Politicizing the tragedy, by @DavidOAtkins

Politicizing the tragedy

by David Atkins

This from Digby bears repeating a second time:

We aren't shocked anymore when children are killed. It's become a normal part of American life. The taboo has shifted from horror at the shootings to horror at talking about shooting. This is called "politicizing tragedy" as if these mass murders are an act of nature rather than an act of human evil or madness (or both) enabled by easy access to the tools of mass murder.

But let's not go there. We will mourn the casualties the way we mourn the deaths of those in hurricanes and tornadoes. Gun violence is now a "natural" event in America, as unpredictable as the weather, and there's nothing we can do about it except gather together in the aftermath to help the victims. Indeed, the only enduring threat these events foretell is from those who would question a culture that deifies the gun as if it were a religious symbol rather than a lethal weapon.
When the Japanese attacked Pearl Harbor, nobody said that we should just pray for the victims and do nothing about it. When terrorists used planes full of people as missiles and killed thousands of Americans, few suggested that it was an inevitable tragedy that shouldn't be politicized. The country took action to prevent those things from happening again. In fact, the nation went far beyond the bounds of decency and reason to do so, locking up entire races of Americans, starting needless wars and ramping up an expensive and unnecessary police surveillance state. Multiple Constitutional rights were and continue to be violated.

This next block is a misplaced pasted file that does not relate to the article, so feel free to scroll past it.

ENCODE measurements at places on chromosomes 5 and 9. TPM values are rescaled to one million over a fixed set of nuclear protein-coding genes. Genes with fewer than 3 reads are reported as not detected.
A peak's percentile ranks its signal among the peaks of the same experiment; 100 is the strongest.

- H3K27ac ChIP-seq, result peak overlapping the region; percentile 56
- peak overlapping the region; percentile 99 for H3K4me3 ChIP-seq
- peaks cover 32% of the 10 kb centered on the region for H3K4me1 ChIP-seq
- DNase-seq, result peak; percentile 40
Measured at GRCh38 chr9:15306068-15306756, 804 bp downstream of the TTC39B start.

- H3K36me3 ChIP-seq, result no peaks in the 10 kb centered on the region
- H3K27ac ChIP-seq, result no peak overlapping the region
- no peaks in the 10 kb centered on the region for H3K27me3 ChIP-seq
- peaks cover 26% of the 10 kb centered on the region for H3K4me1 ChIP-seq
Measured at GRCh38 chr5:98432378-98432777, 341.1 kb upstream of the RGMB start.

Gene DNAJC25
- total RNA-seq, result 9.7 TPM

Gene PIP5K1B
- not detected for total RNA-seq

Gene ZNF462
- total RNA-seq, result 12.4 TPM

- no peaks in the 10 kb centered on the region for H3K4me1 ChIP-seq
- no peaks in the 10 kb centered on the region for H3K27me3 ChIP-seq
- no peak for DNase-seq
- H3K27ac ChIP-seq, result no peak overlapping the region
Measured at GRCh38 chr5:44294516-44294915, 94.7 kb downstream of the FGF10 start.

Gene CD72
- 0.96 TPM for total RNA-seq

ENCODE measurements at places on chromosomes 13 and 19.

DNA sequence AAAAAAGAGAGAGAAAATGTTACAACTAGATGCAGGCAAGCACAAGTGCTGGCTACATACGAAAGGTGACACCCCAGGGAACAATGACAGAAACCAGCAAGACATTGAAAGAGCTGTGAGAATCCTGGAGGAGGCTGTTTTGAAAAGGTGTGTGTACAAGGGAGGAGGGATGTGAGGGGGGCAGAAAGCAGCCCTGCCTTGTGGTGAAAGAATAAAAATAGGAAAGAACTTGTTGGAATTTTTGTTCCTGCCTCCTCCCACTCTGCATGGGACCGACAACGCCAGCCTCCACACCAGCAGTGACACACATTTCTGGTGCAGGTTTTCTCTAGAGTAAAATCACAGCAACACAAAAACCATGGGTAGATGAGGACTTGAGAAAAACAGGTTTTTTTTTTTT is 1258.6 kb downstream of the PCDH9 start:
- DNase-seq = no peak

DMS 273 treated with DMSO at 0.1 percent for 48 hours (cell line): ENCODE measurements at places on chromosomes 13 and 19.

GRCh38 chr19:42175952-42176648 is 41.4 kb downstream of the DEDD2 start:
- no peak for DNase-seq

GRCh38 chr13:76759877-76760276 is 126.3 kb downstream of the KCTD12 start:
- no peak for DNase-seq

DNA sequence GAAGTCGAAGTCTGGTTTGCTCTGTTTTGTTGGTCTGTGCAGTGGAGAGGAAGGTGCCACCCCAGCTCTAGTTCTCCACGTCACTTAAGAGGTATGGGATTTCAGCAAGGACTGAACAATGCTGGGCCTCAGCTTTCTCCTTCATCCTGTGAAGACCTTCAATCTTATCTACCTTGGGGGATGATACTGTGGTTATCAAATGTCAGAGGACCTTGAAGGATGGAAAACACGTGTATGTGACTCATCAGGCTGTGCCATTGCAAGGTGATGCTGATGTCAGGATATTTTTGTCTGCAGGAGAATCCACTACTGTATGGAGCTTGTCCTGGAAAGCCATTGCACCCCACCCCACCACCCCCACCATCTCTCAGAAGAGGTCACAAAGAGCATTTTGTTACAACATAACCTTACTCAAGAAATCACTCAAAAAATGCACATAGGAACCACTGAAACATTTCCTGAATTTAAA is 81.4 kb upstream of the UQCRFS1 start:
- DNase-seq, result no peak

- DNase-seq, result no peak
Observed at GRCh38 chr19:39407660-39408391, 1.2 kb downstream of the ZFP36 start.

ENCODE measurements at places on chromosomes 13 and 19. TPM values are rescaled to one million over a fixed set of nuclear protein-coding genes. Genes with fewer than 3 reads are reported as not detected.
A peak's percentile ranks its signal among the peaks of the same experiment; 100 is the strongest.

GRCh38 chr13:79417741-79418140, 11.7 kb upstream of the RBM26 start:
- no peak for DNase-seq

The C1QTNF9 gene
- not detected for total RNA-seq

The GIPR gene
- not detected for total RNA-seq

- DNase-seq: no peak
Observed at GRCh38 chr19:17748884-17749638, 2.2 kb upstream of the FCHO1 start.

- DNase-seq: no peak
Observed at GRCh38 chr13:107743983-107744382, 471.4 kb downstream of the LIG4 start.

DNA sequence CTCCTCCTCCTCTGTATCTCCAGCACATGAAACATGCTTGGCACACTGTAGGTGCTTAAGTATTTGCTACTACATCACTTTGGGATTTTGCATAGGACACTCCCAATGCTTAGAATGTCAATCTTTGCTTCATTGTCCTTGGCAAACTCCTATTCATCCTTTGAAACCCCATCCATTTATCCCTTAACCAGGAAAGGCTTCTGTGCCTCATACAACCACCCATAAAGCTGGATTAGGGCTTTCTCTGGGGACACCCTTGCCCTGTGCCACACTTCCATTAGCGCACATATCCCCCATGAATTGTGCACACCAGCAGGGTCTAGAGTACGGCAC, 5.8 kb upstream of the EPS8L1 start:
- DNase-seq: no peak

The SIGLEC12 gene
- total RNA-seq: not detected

But very few went out of their way to suggest that the only reaction to these tragedies should be solemn mourning. These incidents involving heartbreaking loss of innocent life were intensely political, and appropriately so. In fact, to have done nothing in the wake of 9/11 and Pearl Harbor would have seemed to most Americans to have shown callous disregard for the victims, and disdain for the lives of victims of similar attacks to come.

There is no reason that these almost routine gun massacres in America should be viewed any differently. Those who wish to take steps to ensure that the next massacre be prevented--and they are entirely preventable--are showing the greatest respect for the lives of the victims. They're the ones who are trying to make sure that they didn't perish in vain, and that similar future massacres don't claim any more innocents. It is intervention of the most necessary kind.

Prayers and sympathy are nice. But they accomplish nothing, and show no greater respect. Prayers won't help the victims or stop the next massacre. Call it politics or any other term that seems fitting, but it's long past time we started making sure this sort of thing cannot happen again. It's the right thing to do.